Last September our son had a significant birthday and I decided it was a significant event in my life too! Thus I decided to treat myself to Janet Phillip’s (1) book ‘Designing Woven Fabrics’ and that weaving the sample blanket from Part One of the book would be my winter project.
This would be a good reason to get another warp on my Schadt Might Wolf 8 shaft floor loom.
The aim being to weave a multi- sectioned sample blanket based on 2/2 Twill with 10 different threadings across the width and then 50 sets of 2” deep different treadling variations to give 500 patterns on the side I was looking at and virtually the same number on the reverse. ( I believe one horizontal pattern is woven and then repeated by weaving the ‘backside’ so to speak. So I would have 980 patterns).
The suggested yarn in the book is 2/6 cotton but as I prefer to weave in wool I decided I would do the blanket in wool too. However, as it was suggested that the warp would be at 20 ends per inch I would clearly need finer wool than I would normally weave with. I needed 3 colours that I liked and where the warp and weft would have a good contrast so that I could see the pattern definition well. Fortunately I have a good stash of cones of wool so that was not a problem. My yarns
I set up a narrow, short warp but used the 20 dent reed, which I had not used before and did a couple of trials to check that that all would work. Chiefly I was checking that the yarn would not break and that when washed and pressed I could see the patterns well. This was useful but it would have been better with a wider warp.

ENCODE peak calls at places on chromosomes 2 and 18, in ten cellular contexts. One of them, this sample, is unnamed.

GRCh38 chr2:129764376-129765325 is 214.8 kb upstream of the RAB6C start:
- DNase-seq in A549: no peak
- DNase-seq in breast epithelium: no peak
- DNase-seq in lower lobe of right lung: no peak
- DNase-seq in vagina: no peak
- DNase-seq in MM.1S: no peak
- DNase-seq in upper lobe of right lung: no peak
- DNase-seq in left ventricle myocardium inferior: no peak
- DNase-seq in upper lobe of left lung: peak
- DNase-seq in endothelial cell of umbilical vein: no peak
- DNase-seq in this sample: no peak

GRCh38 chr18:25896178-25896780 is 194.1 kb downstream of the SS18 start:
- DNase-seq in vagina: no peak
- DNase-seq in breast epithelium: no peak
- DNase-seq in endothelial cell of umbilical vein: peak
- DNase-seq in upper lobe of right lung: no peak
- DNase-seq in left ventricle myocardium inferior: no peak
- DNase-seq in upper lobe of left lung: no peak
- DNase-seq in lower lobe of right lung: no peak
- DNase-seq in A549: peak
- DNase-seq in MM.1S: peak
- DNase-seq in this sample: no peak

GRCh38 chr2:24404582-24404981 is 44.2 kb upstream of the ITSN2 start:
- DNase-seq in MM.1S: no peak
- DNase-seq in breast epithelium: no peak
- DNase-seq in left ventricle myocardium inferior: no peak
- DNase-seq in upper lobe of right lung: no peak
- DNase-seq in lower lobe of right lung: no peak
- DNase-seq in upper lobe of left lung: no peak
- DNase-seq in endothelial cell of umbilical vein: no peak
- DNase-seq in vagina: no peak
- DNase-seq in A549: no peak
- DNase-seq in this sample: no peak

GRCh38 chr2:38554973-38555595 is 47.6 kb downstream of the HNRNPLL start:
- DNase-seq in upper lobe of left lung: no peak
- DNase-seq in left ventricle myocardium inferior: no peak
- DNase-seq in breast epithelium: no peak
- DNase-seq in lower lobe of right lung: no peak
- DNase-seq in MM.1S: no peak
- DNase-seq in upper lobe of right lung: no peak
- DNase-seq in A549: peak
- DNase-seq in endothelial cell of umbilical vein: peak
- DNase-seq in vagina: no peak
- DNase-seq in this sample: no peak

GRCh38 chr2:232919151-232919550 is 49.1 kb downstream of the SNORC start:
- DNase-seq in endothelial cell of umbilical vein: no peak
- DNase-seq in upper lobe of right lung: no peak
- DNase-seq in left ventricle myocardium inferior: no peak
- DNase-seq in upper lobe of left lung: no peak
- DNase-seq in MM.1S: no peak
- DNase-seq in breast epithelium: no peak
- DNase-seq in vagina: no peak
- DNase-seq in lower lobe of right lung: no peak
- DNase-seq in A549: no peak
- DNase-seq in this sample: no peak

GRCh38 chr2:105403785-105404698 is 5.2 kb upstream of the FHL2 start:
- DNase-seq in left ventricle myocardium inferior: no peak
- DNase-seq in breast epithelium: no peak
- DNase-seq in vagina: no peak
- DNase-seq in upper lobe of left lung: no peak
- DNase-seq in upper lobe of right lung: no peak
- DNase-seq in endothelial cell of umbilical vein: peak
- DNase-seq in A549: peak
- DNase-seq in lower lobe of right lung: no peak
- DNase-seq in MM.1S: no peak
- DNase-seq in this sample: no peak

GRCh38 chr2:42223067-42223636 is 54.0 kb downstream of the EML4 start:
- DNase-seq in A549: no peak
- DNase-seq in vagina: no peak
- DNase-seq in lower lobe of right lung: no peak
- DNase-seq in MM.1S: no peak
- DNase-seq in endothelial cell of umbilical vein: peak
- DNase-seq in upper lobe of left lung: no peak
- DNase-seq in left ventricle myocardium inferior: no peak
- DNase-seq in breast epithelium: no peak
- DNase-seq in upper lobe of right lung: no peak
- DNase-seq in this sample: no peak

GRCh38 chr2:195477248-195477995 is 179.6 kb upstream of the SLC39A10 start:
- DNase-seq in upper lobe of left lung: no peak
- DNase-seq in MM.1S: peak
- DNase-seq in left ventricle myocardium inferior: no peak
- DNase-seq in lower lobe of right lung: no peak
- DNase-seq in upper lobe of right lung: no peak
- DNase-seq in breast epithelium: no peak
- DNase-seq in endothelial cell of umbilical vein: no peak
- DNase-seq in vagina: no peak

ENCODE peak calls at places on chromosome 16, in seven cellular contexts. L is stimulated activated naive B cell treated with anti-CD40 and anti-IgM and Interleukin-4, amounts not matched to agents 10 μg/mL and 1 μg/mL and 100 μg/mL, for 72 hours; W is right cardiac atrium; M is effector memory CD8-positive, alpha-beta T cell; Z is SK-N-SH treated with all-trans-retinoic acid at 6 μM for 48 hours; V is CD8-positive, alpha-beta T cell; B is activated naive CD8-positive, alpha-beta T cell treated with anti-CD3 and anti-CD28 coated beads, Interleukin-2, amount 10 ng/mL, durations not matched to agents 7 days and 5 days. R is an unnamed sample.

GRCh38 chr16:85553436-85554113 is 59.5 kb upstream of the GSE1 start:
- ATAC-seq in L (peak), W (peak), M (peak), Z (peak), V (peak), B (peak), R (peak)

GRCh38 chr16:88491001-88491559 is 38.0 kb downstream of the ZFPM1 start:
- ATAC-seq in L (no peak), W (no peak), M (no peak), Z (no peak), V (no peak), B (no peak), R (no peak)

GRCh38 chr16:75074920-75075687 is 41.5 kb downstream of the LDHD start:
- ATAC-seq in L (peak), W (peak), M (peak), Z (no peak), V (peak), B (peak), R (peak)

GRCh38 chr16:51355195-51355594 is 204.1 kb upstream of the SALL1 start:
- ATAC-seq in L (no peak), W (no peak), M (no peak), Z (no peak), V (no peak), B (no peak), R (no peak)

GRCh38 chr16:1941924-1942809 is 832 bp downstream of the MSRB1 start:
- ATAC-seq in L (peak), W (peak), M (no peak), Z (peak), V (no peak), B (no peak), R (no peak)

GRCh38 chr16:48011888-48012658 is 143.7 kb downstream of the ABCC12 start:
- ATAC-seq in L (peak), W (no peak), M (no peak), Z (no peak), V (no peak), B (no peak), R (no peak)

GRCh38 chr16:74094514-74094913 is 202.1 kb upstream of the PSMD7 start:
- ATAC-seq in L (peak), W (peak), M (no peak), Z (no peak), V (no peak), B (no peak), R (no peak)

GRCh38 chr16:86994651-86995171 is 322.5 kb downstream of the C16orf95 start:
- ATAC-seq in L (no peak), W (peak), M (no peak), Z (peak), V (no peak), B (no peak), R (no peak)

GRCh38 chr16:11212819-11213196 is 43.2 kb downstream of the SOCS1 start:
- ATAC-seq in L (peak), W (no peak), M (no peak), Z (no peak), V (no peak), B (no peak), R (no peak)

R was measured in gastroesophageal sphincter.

I was nervous about doing this blanket as it seemed complicated, but fortunately I had a friend who had finished her sample blanket and she lent it to me until I had got going with mine, it was a great confidence boost.
I did seemingly endless calculations to check I had enough heddles on each half of each of the 4 shafts and this involved adding more, borrowed from the 4 shafts not being used.
For the weaving I used the following yarns:
Knoll supersoft Wool 11.5/2 in natural, blue, green
The thinner natural used on the left of the warp -2/16 John Woodhead, Holmfirth- I have had this some time.
I started making the warp at the end of November, but Christmas got in the way. I decided that I would wind each section (A-J ) separately and label them as this would make getting the warp onto the loom easier as there were a different number of warp threads in each section. On 27th December I was up to threading the reed. With this loom I thread the reed sitting at a table using a wonderful device my DH has made. I then add the reed to the loom turning the reed 180 degrees and then tie the warp to the front beam. Threading the reed took a day- half before lunch and half after.
I love this loom for lots of reasons, but one of them is the fact that I can remove the back beam and sit very close to the heddles. So with the warp through the reed, I can thread the heddles in the correct order without the need for a raddle or back cross. I have the loom arranged so I have a large window behind me, as I do this, and the daylight really helped. I had to spread this over a couple of days - I estimate 7 hours in total.